De Blasio plan to eliminate traffic deaths relies on broad cooperation
New York City’s path to safer streets includes a reduction of the citywide speed limit, redesigning problematic intersections and developing safety plans borough by borough.
The de Blasio administration laid out 63 separate traffic safety initiatives on Tuesday afternoon. The mayor unveiled the city’s action plan at Manhattan’s PS 75, not far from the corner of 96th Street and Broadway, near where three people died within nine days in January.
The plan calls for greater discretion to communities and stakeholders, coordination with legislators in both City Hall and Albany and continued work between the designated agencies charged with protecting the city’s drivers and pedestrians.
“It’s about much more than speed bumps and the issuing of violations,” said Mayor Bill de Blasio. “It’s also about all us taking greater responsibly every time we get behind the wheel and every time we step out on the street.”
De Blasio asserted Vision Zero, an international movement focused on the elimination of traffic-related deaths, is both a possible and necessary goal in New York City.
“Our lives our literally in each others hands,” he added. “Our children’s lives are in each others hands.”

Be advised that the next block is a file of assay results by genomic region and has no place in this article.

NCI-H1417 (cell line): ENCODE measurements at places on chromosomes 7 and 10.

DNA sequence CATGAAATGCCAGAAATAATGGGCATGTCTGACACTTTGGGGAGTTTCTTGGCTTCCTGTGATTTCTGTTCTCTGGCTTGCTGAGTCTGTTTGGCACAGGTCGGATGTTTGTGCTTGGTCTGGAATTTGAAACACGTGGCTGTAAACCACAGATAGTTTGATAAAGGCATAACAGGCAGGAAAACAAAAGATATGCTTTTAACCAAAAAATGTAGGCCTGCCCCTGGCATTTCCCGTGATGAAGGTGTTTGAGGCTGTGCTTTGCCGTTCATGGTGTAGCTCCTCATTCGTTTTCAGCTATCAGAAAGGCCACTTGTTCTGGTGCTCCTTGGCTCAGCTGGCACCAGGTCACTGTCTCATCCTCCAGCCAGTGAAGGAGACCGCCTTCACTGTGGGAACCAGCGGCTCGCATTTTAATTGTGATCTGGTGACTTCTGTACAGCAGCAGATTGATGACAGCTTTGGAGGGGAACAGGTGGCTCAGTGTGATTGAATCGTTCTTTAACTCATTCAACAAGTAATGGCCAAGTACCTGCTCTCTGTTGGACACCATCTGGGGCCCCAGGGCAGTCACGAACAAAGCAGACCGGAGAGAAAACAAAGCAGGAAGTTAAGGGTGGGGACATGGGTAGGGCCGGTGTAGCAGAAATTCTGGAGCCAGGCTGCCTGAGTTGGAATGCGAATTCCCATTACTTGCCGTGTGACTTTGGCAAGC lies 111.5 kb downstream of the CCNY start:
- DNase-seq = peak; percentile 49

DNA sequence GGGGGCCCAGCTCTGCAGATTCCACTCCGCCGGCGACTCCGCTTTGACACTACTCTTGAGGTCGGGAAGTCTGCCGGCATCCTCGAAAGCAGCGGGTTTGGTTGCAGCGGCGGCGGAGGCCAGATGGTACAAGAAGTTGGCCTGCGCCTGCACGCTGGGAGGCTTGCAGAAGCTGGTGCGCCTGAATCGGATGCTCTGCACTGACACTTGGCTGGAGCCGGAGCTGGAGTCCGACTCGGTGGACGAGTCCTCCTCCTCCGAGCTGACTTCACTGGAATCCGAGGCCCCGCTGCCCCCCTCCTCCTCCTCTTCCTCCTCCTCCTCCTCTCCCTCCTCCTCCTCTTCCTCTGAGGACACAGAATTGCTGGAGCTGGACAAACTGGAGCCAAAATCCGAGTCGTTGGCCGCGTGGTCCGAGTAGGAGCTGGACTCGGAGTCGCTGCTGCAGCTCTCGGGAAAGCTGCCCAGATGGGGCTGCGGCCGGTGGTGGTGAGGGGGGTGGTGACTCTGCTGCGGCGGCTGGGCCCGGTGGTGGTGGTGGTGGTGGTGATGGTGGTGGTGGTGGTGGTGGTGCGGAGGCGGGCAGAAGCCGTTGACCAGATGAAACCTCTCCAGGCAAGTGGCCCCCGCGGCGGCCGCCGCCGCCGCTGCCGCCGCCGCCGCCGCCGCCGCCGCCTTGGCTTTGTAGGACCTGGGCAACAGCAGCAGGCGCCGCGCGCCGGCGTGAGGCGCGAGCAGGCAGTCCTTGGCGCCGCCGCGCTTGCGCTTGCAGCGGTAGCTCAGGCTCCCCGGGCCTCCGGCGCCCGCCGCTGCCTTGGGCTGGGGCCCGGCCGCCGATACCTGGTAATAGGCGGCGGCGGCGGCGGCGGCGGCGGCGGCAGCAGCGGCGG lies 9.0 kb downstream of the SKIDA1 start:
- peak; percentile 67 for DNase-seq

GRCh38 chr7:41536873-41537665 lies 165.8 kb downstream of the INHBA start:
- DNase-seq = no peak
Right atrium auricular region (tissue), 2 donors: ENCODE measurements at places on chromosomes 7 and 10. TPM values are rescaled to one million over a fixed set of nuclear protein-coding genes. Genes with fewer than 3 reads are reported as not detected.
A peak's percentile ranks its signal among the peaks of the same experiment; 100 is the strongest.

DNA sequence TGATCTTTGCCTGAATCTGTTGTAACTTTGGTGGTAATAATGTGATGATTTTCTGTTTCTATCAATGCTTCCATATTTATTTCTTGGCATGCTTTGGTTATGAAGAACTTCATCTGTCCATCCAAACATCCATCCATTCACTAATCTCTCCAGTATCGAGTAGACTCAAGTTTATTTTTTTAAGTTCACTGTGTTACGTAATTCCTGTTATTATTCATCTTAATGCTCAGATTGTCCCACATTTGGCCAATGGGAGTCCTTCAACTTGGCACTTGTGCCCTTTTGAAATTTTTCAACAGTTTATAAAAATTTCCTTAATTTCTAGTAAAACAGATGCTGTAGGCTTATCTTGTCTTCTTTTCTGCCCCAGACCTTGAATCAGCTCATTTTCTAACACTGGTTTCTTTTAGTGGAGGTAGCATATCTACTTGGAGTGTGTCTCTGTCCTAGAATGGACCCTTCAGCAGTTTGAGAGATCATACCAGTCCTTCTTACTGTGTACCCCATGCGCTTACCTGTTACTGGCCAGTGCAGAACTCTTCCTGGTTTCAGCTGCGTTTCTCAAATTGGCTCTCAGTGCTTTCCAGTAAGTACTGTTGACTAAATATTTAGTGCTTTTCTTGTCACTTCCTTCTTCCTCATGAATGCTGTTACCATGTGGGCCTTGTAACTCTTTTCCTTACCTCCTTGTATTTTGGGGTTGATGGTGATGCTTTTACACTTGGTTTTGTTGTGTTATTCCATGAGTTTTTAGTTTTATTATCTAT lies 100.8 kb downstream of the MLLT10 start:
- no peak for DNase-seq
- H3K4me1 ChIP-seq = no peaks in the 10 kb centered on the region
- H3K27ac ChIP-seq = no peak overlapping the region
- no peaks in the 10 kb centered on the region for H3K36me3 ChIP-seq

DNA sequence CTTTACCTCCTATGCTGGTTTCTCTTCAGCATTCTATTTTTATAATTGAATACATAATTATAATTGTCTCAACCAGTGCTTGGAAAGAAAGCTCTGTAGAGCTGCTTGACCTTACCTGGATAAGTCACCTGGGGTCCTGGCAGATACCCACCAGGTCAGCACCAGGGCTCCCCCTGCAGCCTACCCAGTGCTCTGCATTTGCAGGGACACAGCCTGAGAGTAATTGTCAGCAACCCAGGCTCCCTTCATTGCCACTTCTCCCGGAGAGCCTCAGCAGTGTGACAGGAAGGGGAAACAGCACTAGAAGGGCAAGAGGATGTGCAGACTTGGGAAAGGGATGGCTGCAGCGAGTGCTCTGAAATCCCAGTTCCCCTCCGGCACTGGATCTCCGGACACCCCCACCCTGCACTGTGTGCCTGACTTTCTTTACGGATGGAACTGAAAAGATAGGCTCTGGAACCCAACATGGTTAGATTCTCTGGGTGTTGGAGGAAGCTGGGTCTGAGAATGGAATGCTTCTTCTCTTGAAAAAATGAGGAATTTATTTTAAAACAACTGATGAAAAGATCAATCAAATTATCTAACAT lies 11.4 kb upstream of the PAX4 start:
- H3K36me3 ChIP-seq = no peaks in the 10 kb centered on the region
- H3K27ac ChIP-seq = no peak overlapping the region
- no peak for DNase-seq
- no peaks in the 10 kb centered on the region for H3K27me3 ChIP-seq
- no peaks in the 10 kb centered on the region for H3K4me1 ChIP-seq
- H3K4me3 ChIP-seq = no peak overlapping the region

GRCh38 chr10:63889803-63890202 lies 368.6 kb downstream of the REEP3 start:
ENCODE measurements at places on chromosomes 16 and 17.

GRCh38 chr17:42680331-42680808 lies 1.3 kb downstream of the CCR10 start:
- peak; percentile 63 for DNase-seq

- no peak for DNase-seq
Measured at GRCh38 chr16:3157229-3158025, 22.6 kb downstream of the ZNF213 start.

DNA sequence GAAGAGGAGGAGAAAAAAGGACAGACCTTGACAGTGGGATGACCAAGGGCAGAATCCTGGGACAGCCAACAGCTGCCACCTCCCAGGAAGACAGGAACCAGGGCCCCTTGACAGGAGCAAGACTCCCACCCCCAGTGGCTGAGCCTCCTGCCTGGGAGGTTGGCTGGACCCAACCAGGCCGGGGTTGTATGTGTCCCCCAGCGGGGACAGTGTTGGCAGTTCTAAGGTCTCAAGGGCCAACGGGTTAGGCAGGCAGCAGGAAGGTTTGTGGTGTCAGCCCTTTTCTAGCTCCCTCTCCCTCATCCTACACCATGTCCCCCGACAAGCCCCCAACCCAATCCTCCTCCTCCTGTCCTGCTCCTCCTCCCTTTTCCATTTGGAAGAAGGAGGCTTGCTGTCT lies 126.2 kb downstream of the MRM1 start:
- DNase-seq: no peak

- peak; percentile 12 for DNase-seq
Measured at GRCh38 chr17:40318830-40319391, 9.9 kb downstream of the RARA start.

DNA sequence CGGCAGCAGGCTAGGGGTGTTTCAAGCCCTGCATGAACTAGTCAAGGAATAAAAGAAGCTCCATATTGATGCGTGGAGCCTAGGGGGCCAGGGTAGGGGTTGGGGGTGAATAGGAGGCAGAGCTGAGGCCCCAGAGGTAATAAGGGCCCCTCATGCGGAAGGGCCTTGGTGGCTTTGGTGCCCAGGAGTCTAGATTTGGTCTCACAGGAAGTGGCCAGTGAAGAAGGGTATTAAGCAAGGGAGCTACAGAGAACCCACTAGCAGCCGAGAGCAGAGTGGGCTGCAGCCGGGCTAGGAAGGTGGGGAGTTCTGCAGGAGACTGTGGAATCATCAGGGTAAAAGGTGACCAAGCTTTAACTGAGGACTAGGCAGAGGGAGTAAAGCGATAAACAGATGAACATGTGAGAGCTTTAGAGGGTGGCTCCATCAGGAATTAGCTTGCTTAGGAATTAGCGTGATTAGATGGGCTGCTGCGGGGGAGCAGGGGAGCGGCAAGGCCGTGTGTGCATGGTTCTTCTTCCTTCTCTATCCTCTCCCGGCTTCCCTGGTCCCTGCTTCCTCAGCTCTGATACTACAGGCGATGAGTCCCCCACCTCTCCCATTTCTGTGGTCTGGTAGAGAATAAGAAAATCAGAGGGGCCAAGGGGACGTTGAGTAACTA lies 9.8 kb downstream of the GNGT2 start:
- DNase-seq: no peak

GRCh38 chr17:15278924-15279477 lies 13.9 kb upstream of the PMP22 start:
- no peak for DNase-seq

De Blasio described the 42-page report as a living document, amenable to change as the city endeavors come through with its initial Vision Zero goals. While there are no firm deadlines to any of the individual goals, some of them are more immediately attainable, including those under the Police Department’s purview.
Police Commissioner Bill Bratton, who called the plan a “great” one, said the department would focus its energies on two areas: speeding and failure to yield violations, the latter of which are often handed to drivers who hit pedestrians.
“We will be enforcing many rules and regulations, but that is the one that we feel … can have the quickest and most significant impact in reducing particularly pedestrian fatalities,” Bratton said.
The city will also engage leaders, community boards and residents on a borough-by-borough basis to develop street safety plans, which the Department of Transportation will then use as an opportunity to pinpoint the intersections most urgently in need of redesign.
Transportation Commissioner Polly Trottenberg also committed to creating at least 33 slow zones, mostly for high-capacity roads but also for a handful of neighborhoods. She also said the department would install more speed humps and improve street lighting at 1,000 intersections.
De Blasio’s vision, however, gets a little cloudier when it comes to initiatives that require action from Albany. The City Council has long struggled to wrestle control over its citywide speed limit, which the mayor announced today should be lowered to 25 mph from the current 30 mph.
City Hall would also have to negotiation with state lawmakers over the administration’s plan to expand its speed and red light cameras citywide. Current law restricts placement to some 170 locations, with the city having reported almost 4,000 speeding tickets in the last month.
“We expect a very positive discussion — working with our colleagues in the City Council, working with our colleagues in Albany — to get us that authority so we can move forward,” de Blasio said. “I think this is an area where there’s a growing consensus.”
Follow Chester Jesus Soria on Twitter @chestersoria